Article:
Women face unique challenges in all aspects of their lives and their careers certainly aren’t an exception. You’ve heard time and time again that women earn, on average, 79 cents for every dollar that men earn (and just to be clear, that’s white women—it’s 64 cents for black women and 54 cents for Hispanic women). But is it true? Do women really get paid 20 percent less than men? Yes. For doing the same job and hours? Not exactly. But in our culture, women are typically expected to take on most of the burden of child-rearing, which can limit their career options. So, what can you, as an employer, do to help?

A new McKinsey Global Institute Report finds that $12 trillion could be added to global GDP by 2025 by advancing women’s equality in the workplace.


1.) Provide Paid Maternity Leave

The United States is the only developed nation that doesn’t require paid maternity leave. While the 1993 Federal Medical Leave Act allows for up to 12 weeks of unpaid leave for childbirth or other medical issues, many women can’t afford to lose 12 weeks of pay and take much less time. In many other nations, 12 weeks of paid maternity (and paternity!) leave is the norm, and some countries offer more. This time gives expectant and new mothers time to recover from childbirth, as well as essential mother and child bonding time. Organizations that offer their employees this basic necessity have an advantage—they’re more likely to acquire and retain top female talent.

2.) Provide Childcare

The monthly childcare costs for a two-child household now exceeds the cost of rent in most of the country. For some families, annual childcare cost is roughly the same as the cost of a year’s tuition at a four-year university. This means mothers deciding whether or not to return to the workforce after leave have to ask themselves—is it worth it? For most families, it makes financial sense for one parent to stay home, and it’s usually the mother, since men tend to make more money. While taking time off to raise children might actually save money, it can make it harder for women to re-enter the workforce later. They’re not just giving up income for that time period—they’re giving up seniority, skills and connections—which can make it more difficult to pick up where they left off in their career later. While there are significant hurdles to providing childcare—costs, regulations and insurance concerns—it might be worth it if your company can afford it.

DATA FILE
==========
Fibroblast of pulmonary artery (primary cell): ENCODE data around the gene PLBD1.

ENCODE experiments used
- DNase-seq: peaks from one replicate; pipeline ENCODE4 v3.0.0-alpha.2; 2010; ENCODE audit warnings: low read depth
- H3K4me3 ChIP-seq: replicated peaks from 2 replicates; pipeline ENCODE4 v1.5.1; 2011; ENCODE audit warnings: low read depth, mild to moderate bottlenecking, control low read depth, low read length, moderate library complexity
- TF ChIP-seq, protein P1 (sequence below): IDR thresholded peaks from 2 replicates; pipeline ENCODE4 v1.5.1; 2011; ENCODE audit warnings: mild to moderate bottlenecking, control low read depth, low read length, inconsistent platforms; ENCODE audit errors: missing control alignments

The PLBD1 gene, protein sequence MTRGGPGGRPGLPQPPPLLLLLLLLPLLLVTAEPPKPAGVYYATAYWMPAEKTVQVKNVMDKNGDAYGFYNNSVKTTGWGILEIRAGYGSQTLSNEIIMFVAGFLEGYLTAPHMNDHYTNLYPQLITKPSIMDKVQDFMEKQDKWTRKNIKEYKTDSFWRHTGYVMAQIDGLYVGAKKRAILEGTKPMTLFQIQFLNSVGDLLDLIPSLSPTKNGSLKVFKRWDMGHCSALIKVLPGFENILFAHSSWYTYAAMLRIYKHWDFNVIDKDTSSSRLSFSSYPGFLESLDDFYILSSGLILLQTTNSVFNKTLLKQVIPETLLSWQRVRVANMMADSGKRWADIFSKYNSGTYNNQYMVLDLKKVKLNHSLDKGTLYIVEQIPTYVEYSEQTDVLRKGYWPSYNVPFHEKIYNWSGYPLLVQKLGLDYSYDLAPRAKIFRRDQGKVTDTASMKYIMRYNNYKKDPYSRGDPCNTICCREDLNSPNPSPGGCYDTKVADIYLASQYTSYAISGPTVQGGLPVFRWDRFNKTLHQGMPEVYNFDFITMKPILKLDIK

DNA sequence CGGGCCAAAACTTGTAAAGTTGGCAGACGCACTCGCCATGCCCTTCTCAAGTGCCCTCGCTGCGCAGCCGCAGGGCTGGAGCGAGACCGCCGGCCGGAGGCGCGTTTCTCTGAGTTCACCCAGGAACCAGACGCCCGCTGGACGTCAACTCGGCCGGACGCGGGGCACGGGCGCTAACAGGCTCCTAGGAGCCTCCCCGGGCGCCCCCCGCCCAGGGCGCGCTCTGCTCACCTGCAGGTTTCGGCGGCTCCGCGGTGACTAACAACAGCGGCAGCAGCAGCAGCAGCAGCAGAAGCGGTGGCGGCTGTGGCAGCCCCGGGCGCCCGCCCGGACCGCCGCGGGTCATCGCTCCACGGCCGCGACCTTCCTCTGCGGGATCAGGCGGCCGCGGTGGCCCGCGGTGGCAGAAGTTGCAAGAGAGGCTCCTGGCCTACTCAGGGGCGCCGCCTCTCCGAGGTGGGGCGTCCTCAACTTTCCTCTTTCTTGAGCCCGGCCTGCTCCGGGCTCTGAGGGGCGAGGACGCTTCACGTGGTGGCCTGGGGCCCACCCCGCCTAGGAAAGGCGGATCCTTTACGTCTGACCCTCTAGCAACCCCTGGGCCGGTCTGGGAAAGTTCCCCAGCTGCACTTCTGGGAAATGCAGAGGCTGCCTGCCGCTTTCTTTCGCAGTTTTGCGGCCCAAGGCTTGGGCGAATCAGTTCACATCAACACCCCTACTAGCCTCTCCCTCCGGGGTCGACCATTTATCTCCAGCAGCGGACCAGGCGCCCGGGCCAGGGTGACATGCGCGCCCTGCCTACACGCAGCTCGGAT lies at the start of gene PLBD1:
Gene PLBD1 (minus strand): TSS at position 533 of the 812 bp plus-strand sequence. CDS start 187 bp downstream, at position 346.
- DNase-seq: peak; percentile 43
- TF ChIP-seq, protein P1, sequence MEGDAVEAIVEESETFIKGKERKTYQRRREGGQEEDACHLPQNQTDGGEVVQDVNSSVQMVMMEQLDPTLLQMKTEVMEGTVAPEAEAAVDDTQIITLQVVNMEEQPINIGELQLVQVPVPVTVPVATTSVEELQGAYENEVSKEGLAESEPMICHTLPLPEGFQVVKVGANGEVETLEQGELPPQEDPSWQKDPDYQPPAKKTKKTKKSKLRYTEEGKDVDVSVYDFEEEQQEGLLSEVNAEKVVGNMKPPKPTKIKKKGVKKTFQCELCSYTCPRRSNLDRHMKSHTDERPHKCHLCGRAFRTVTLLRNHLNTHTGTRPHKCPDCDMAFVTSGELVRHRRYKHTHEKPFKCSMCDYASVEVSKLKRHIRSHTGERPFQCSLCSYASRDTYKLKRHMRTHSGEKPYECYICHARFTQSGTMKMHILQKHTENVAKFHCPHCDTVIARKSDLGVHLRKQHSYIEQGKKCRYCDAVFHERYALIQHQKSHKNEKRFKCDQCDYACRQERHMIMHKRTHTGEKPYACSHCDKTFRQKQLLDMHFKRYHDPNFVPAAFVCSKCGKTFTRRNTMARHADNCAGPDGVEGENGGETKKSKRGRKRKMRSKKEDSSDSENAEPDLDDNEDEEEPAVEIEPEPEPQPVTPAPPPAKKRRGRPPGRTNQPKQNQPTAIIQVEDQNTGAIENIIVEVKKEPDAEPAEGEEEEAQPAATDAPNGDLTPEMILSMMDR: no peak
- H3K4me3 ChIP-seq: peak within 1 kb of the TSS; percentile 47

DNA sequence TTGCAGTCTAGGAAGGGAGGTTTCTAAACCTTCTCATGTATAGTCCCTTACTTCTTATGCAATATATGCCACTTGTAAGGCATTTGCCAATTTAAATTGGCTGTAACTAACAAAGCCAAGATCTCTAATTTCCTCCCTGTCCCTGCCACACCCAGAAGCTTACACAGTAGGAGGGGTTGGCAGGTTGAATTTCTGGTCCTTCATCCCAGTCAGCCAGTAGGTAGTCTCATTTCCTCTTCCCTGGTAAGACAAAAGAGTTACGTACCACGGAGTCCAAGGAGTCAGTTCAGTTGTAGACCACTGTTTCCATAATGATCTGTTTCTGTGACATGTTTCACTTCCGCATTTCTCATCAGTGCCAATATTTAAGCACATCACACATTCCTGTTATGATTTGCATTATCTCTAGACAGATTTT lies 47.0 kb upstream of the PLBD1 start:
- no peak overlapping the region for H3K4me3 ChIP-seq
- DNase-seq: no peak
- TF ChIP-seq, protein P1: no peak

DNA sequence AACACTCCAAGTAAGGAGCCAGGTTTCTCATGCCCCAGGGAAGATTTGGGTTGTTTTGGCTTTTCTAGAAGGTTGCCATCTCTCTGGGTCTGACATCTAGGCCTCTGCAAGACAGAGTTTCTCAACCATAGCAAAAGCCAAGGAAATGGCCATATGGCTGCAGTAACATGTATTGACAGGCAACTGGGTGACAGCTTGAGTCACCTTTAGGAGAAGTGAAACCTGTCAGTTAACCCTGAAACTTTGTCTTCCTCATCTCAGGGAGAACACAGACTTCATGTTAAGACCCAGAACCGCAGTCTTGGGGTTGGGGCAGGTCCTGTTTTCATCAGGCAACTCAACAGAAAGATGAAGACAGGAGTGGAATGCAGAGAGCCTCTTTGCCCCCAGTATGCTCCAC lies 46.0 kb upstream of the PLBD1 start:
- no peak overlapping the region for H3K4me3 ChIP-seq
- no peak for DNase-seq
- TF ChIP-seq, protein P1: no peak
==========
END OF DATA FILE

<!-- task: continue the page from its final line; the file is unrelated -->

3.) Provide Flexibility

In 2011, More magazine asked women the following question:
If you could have one of the following, which would you pick?

• A promotion
• A raise
• Another week of vacation
• Flexibility in your day

The respondents overwhelmingly went with flexibility. More found that “seventy-five percent of college-educated women aged thirty-five to sixty would rather have more free time in their lives than make more money at their jobs.” 40 percent said that they’d even take a pay cut for more flexibility.

Companies that provide flexible work options—such as flextime, working from home, job sharing, telecommuting and compressed work schedules—offer talented workers, especially parents, work-life balance, as well as an incentive to stay with the company.
There are many more ways to attract and retain top female talent, but assessing your company’s policies on maternity leave, childcare and schedule flexibility is a great start. And if you’re looking for new talent, reach out to the experts at TalentBridge today!